Dark Brightness

Bleak Theology: Hopeful Science

The mythical Myers-Briggs scale.

Over at TC, derailment is the norm. The most recent thread moved onto the Myers-Briggs test. Now this is a test with good face validity. The questions seem to make sense, and the published descriptions also fit.

Now, wikipedia notes that the test is trademarked and copyrighted,,, but it is out there, and geeks take it. But is is reliable?

Now, since I can access a library… I fired up Ovid, and used the string “Myers-Briggs” AND (reliability OR validity OR psychometrics using EMBASE, PsychInfo and Pubmed along with the Cochrane DARE… and got 79 hits. When I added systematic review I got two hits, both off topic.

The best paper I can find is old. Really Old. It is by Carlson: the citation is Journal of Personality Assessment Aug1985, Vol. 49 Issue 4, p356.

Carlson notes that the orignial reliabiliy studies, reported in the manual, found split-half reliability coefficient (Peason r) of aroun 0.80, which is acceptable, but alternate data (prior to 1975) gave a range of 0.66 — 0.92. The more recent and shorter forms of the test had test retest reliabilite sof 0.48 — 0.84 for continuaous scores. The more recent studies find that all scales change except for extroversion / introversion.  The more recent data (ie. early 1980s) data was poor. To quote Carlson:

… the percentage of subjects who retained their specific dichotamous type preferences across all four scales was only 47%. In other words, a subject who had, say an ESTJ preference on first testing had only a 50:50 chance of maintaining the identical preference on every one of the four subscales upon retesting.

So. although each scale may be reliable but this is challenged by test/retest data. However, the tests are not reliable enough to remain stable… Well the paper continues, still using r and notes that the correlation with the eysenck extraversion factor is 0.74

At this point I am going to snark. The trouble with correlation factors is that there is not accounting for random agreement. I prefer to see Cohen’s Kappa here — and those numbers are lower. The current papers overstate the agreement.

The data on validity may not be there –this is an old paper and there is no more recent review I can find easliy nor a relevant systematic review.  But we may be chasing a chimera.

And here I am turning to a literature that I know. Personality disorders. The test-retest reliability, and the inter rater reliability here is bad. In part because people change. Our personalities — beyond some tempremental hard wiring which is probably about internal or external control, risk tolerence, and novelty seeking (which is a paraphrase of Cloninger). A large part of what we do in therapy is buy time to allow people to grow out of their temperaments.  There may be no such thing as a fixed personality. And, if that is the case, the Jungian typology is merely a myth, pleasant but of no earthly use.



4 thoughts on "The mythical Myers-Briggs scale."

  • Elspeth says:

    LOL, Chris! One quibble: Since the post is an open thread, it wasn’t actually a derailment. :) .

    To the substance of your post: I agree that we change and that our personalities can change over time. As Christians I’d say that we MUST change a bit. I tend to be much softer now than I was 20 years ago and I credit God’s word with that, coupled with sustained attempts and prayers for an ability to be more patient with others.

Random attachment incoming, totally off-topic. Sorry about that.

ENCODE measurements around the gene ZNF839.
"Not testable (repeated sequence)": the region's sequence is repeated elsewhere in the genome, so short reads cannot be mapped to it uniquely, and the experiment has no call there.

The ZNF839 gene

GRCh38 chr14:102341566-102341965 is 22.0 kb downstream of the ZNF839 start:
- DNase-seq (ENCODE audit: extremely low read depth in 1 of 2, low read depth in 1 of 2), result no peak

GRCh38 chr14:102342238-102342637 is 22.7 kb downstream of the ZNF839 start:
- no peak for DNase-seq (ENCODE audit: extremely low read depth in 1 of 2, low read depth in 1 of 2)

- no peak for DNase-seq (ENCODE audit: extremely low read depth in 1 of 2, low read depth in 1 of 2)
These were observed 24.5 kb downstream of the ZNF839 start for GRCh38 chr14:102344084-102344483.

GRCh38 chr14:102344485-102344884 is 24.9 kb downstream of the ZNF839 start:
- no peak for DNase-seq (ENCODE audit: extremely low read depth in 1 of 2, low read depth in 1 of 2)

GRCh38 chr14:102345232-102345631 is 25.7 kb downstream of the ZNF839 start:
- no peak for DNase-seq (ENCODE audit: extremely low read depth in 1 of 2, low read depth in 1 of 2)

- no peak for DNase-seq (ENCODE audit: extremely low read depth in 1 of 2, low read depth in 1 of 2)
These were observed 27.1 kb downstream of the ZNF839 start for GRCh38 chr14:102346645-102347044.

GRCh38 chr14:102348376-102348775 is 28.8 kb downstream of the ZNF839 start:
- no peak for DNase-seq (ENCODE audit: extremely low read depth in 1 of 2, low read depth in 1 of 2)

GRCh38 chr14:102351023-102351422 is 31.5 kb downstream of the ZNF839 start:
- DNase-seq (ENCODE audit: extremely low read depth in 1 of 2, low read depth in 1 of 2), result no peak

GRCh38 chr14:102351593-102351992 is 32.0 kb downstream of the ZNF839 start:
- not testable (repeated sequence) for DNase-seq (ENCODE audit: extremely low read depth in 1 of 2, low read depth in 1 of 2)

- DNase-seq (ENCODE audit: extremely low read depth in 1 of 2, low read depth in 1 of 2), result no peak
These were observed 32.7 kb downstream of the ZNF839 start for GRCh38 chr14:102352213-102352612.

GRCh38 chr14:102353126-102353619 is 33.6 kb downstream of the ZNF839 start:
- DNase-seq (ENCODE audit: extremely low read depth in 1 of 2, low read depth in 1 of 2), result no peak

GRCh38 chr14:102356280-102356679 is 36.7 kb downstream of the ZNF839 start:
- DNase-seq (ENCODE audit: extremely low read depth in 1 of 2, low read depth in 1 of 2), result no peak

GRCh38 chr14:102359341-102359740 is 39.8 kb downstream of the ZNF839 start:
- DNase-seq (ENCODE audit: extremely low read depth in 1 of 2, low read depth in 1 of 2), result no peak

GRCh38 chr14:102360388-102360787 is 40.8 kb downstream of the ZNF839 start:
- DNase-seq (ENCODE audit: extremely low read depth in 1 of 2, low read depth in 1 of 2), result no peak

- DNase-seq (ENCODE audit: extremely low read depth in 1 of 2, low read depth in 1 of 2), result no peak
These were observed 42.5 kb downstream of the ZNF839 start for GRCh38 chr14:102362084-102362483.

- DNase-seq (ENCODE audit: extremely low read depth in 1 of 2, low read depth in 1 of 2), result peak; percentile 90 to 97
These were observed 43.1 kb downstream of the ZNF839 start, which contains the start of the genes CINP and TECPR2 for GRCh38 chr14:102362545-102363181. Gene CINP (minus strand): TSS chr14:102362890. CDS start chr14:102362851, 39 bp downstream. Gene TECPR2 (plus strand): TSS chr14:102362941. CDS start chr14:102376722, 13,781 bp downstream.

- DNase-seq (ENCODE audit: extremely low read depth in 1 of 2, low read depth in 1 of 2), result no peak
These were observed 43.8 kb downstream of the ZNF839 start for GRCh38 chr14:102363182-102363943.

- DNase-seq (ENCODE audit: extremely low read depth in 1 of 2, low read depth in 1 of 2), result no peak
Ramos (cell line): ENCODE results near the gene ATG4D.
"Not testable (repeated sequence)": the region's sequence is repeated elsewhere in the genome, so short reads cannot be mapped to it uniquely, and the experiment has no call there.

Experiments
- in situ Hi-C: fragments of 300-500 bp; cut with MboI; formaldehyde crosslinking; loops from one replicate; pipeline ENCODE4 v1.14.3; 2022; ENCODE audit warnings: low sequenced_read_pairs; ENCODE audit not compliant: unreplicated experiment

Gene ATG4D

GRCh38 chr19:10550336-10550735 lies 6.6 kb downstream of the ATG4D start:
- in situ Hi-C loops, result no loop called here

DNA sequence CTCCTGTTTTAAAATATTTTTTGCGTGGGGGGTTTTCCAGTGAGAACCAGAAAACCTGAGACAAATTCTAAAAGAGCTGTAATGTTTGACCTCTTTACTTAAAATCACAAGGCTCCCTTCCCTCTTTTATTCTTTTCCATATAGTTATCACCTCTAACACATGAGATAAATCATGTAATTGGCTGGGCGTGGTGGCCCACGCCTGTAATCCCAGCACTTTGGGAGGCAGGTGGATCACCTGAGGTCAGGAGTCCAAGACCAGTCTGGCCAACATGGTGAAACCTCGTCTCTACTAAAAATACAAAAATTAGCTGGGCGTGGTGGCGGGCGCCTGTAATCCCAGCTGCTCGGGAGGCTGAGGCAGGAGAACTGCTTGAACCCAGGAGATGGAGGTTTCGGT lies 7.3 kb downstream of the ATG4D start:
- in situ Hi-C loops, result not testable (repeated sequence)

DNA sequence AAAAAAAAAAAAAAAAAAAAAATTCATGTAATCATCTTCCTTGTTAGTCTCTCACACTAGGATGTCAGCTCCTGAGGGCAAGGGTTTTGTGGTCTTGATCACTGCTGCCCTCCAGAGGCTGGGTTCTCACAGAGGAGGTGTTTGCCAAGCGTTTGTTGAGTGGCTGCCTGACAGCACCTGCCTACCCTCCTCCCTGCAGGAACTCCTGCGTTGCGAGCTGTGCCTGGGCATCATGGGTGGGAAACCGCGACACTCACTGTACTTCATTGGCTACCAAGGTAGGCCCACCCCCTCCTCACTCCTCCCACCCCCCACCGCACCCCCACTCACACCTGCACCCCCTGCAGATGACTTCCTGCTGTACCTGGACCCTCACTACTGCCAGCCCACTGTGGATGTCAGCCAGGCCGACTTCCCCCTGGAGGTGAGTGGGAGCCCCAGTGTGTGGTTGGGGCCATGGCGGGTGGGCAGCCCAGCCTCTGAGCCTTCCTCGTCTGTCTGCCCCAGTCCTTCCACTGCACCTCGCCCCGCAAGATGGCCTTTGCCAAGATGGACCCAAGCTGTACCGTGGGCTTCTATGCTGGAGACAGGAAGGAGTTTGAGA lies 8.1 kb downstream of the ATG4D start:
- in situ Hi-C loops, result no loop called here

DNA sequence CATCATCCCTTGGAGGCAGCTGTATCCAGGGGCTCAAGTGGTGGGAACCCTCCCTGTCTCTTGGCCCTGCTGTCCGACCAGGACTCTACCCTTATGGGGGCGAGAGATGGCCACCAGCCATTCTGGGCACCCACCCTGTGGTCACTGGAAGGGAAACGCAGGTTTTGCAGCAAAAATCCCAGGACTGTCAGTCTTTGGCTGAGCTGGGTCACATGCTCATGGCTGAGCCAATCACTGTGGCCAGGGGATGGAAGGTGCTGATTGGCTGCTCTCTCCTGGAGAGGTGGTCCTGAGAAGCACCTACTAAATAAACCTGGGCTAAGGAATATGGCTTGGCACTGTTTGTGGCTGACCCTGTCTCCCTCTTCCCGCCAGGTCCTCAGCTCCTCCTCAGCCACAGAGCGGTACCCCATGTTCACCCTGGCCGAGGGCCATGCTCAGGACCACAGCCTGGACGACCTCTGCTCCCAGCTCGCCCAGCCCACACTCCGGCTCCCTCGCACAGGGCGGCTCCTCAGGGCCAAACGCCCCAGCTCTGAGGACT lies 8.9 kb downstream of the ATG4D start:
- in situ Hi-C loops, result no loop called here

But it is still struggle. It still doesn’t come naturally to me. I have to work at it. My old man is still there, and I can be short and snippy and uncaring when I’m not really concentrating on not being that way.

    It’s complicated, which I think was the entire point of your post, LOL.

  • [*back in America. It’s Golden Week in Japan, so I have a vacation]

    Myers-Briggs is like a horoscope for intellectuals.

    In Japan, the Myers Briggs equivalent is blood type. In the 40’s a book
    was published that linked blood types to personalities. Despite being
    disproven by scientists immediately after its publication, the theory
    caught on in Japanese pop culture and has been perpetuated ever since.

    Personally, I’m a fan of iris pattern analysis [when it comes to
    pseudo-scientific personality quiz-things]. It’s a copyrighted method;
    the “Rayid” iridology chart.

                 “A large part of what we do in therapy is buy time to allow people to
    grow out of their temperaments”

    Chris, I think you’ve simplified your profession.

    Following my RA diagnosis, I felt overwhelmed and confused. Therapy helped me develop an appropriate emotional response to my circumstances [Apparently compulsive shopping is not an appropriate response. According to my doctor, shopping made me feel in control, and I was using that rush to compensate for the lack of control in other areas of my life…]

    I “grew out” of my problem, but only after my doctor taught me how to manage it.

  • Will S. says:

    I knew I was going to rate as ESTJ, when I got tested, and I did.

    Make of that what you will.

    But yeah, I used to be an introvert, as a kid and teen; I would likely have rated as an ISTJ, then (I don’t think the other three metrics would have been any different).  People change, over time, certainly.  But I think the Myers-Brigg test can possibly be a useful test for what one’s personality is at the time one takes the test; it’s just that you can’t infer that it’s the final word, that their personalities are fixed, and may not further evolve, over time…

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